Came across this quote a few years ago from a friend of mine and I love using it. I very much believe in the “ask for forgiveness, not permission” ethos and it’s served me pretty well. And that’s the attitude, combined with the belief in integration, and the ambition to be at the tip of the spear of this shift in our industry that I look for in my team members. I was even featured on a website called RebelsatWork.com. Unfortunately, these qualities are very much the anomaly. PR hasn’t attracted the same boat-rockers, disruptors, and change agents that other fields have. Sure, we’ve got a lot of people who may recognize the problems with our industry but how many have really committed to making change? How many are willing to put in the work to manage upward and make some change in their org, with their clients, within the industry?
Best practices help you avoid standing out in a negative way…but they also prevent you from standing out in a positive way. Stop trying to be what you think we want and embrace what you are
Internships outside of your hometown/school
Do you want to join an agency? A brand? What industry? Why? “Looking for an entry level position” isn’t a goal. It’s the bare minimum.
Want to get into PR? Join PRSA. Want to get into Advertising? Go to AdFed events. But do it virtually too.
If you can’t get me excited about you, how are you going to do that for my company?
Lead without authority, a title, or a position
"How am I doing? How did I do?" Ask for feedback early and often. It shows that you want to improve and that you want to know how to do things better. After every presentation you give, report you complete, article you write, etc. make sure you ask your manager if he/she has any feedback for you. And don't let them get away with just telling you that "you did a good job." Ask them specifically what you could have done better. Seek the negative AND the positive feedback. "Don't worry about it – I got it." One of the things that all managers love is to be able to cross something completely off of their to-do list because they know that someone they trust is taking care of everything – from beginning to end. From doing the actual work to keeping the right people informed, the ability to take something entirely off your manager's plate and do it well is something that will be much appreciated. It will also give you some great experience in showing him/her that you've got what it takes to move up to the next level as well. "I just read/watched/heard…and it got me thinking that…" Learn how to look at everything you read/watch/listen to from a work/client perspective. I want people who are constantly on the lookout for newer, better, more efficient ways to do things and who can apply them to their current work. You should be bringing new ideas to your boss at least as often as he/she is bringing them to you. "You know how we've been doing X? Why do we do it that way?" Question the status quo. Don't just accept things because "that's the way they are." If you're curious about some process or rule or regulation, ask for the background on it. You'll be surprised to discover how many things we do for no other reason than that's the way it's always been done and no one ever bothered to ask. "I don't think that's the best way to do that. How about we do it this way instead?" Please, don't be a yes-man/woman. Disagree with me. Don't just assume that what I say goes. Sometimes, I have no idea and am just throwing ideas out there and want some honest feedback on them. When I was first given a team, the first person I approached was a good friend of mine whom I knew would be candid with me and tell me when I was wrong. I knew that she'd tell me about an awful idea long before it made its way to the client. "Here's what I'd recommend and why." If I've asked you to work on something, don't just send me your research. I want to know your thoughts on it too. You're the one closest to the research. Give me your recommendation and your rationale for it. It shows me that you can think critically and that you can back up your assertions. "Here's what I learned and how I'll do it better next time." Learn how to be your own worst critic. One of the best things you can do is become self-aware. Know where you're strong, know where you're weak, and know where you can improve. "You gotta see/read/listen to this – I know you'll love this." It doesn't always have to be about work. Don't be afraid to send your boss the latest meme if you think he/she will enjoy it. I like to know my team's interests outside of work, and I want them to want to get to know mine as well. "Do you know who I can talk with to understand this better?" If you're struggling with something, I will NOT think of less of you if you ask how you can get smarter on the topic. I'll be impressed that you were self-aware enough to know what you don't know and confident enough to ask about it. I may not know the answer either, but I'll be sure to help put you in touch with someone who will. "What can I do to help? Be proactive. Don't wait for other people to task you with something. Ask if you can help with something. Or better yet, refer to numbers 3 and 4 above.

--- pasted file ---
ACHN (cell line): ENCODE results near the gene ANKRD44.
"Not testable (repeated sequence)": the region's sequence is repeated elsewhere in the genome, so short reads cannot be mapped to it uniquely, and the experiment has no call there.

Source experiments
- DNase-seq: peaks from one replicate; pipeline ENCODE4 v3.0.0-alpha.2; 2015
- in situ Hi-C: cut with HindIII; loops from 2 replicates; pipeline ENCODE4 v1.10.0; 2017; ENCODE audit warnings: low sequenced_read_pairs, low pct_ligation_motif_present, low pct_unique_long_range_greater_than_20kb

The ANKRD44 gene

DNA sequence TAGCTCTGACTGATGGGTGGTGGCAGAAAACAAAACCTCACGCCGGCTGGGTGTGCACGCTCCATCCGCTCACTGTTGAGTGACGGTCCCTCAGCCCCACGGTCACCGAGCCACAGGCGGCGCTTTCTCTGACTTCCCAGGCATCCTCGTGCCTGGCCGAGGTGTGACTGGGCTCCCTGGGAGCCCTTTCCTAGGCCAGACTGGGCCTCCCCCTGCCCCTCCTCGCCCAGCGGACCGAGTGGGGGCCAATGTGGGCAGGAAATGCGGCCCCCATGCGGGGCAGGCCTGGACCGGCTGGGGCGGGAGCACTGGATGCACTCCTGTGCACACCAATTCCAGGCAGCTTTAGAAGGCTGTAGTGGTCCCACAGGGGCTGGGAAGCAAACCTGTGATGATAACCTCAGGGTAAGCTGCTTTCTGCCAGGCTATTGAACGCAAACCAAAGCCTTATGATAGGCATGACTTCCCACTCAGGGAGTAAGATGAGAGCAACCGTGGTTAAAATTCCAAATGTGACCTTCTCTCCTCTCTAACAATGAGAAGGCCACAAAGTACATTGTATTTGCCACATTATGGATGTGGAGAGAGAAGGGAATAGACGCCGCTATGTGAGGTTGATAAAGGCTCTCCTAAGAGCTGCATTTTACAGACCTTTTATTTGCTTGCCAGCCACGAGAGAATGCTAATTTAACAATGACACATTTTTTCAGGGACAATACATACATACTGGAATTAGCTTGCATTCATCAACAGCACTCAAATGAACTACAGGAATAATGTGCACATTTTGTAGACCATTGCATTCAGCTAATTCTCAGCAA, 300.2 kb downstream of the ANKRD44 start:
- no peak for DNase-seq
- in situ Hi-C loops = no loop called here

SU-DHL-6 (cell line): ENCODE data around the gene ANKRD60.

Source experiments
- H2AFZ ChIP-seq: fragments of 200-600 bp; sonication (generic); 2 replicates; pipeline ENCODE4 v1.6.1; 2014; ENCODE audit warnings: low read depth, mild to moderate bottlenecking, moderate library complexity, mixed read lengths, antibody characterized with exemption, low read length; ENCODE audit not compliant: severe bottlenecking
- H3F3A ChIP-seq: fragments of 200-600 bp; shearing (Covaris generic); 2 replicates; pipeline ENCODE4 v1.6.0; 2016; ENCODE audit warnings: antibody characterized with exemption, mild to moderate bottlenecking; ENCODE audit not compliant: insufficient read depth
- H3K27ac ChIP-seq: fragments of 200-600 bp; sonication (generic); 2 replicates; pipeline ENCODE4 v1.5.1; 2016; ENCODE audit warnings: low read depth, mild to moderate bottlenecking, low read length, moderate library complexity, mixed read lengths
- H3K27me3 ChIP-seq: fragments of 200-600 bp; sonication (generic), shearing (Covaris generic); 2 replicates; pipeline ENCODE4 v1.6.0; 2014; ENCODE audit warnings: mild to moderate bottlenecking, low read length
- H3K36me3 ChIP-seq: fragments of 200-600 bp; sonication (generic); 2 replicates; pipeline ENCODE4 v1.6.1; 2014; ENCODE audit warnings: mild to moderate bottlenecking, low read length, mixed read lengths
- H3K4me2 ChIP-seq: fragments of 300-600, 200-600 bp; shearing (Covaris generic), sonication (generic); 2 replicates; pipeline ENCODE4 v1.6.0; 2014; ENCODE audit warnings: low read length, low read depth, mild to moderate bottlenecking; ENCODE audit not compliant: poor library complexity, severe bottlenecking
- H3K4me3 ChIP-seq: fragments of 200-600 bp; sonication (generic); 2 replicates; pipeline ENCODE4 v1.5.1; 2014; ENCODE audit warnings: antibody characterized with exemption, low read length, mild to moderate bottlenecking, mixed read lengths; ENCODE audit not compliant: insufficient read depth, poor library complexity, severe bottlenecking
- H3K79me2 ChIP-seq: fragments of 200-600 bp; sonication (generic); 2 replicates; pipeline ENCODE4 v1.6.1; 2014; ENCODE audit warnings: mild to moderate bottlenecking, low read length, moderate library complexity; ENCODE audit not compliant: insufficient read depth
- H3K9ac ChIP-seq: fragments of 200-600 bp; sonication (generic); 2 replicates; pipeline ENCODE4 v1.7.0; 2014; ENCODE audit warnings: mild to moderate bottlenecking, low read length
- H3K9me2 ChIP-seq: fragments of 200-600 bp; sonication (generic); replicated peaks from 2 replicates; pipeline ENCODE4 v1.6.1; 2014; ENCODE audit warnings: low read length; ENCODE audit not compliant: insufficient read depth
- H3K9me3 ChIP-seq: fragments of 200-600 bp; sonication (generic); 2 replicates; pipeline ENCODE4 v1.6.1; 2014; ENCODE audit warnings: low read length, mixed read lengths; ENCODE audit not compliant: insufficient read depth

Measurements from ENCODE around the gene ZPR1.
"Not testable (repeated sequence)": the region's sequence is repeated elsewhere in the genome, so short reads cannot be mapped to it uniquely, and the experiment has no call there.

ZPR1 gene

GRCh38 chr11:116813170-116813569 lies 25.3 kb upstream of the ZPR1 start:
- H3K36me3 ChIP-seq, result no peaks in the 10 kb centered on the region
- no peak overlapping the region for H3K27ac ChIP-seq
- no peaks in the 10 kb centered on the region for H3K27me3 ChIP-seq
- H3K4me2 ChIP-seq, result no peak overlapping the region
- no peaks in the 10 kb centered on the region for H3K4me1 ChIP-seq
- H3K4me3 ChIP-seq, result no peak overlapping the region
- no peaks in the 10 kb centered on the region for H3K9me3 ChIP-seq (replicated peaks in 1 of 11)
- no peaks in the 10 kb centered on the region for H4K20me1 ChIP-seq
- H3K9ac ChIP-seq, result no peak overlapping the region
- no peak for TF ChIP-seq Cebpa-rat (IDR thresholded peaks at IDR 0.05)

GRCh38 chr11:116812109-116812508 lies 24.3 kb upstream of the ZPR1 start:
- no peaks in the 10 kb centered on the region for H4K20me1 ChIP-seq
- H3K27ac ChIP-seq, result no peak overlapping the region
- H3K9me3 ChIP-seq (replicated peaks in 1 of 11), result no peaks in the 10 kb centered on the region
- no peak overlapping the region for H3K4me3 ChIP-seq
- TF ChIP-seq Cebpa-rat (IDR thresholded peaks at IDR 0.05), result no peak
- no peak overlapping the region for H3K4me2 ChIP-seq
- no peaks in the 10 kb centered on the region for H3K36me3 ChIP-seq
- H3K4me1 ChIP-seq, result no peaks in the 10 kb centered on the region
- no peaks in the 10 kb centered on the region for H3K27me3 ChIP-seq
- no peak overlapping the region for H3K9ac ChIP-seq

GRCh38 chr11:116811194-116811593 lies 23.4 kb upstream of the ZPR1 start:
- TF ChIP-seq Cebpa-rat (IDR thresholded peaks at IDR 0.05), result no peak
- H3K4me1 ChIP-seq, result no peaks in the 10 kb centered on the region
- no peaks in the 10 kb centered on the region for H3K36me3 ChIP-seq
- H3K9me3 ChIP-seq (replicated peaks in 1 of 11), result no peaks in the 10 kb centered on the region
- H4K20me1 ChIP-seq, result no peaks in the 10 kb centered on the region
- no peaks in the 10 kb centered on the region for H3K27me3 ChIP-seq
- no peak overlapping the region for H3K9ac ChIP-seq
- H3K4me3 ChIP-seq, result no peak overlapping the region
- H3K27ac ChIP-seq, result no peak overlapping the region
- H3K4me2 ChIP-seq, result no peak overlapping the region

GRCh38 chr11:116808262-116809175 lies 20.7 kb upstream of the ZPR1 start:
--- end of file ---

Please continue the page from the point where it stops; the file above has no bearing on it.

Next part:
Also a former President of PRSA Pittsburgh – 2015 and 2016. Now Membership Chair.
Waynesburg University PR Week Keynote
Steve Radick, SVP, Senior Director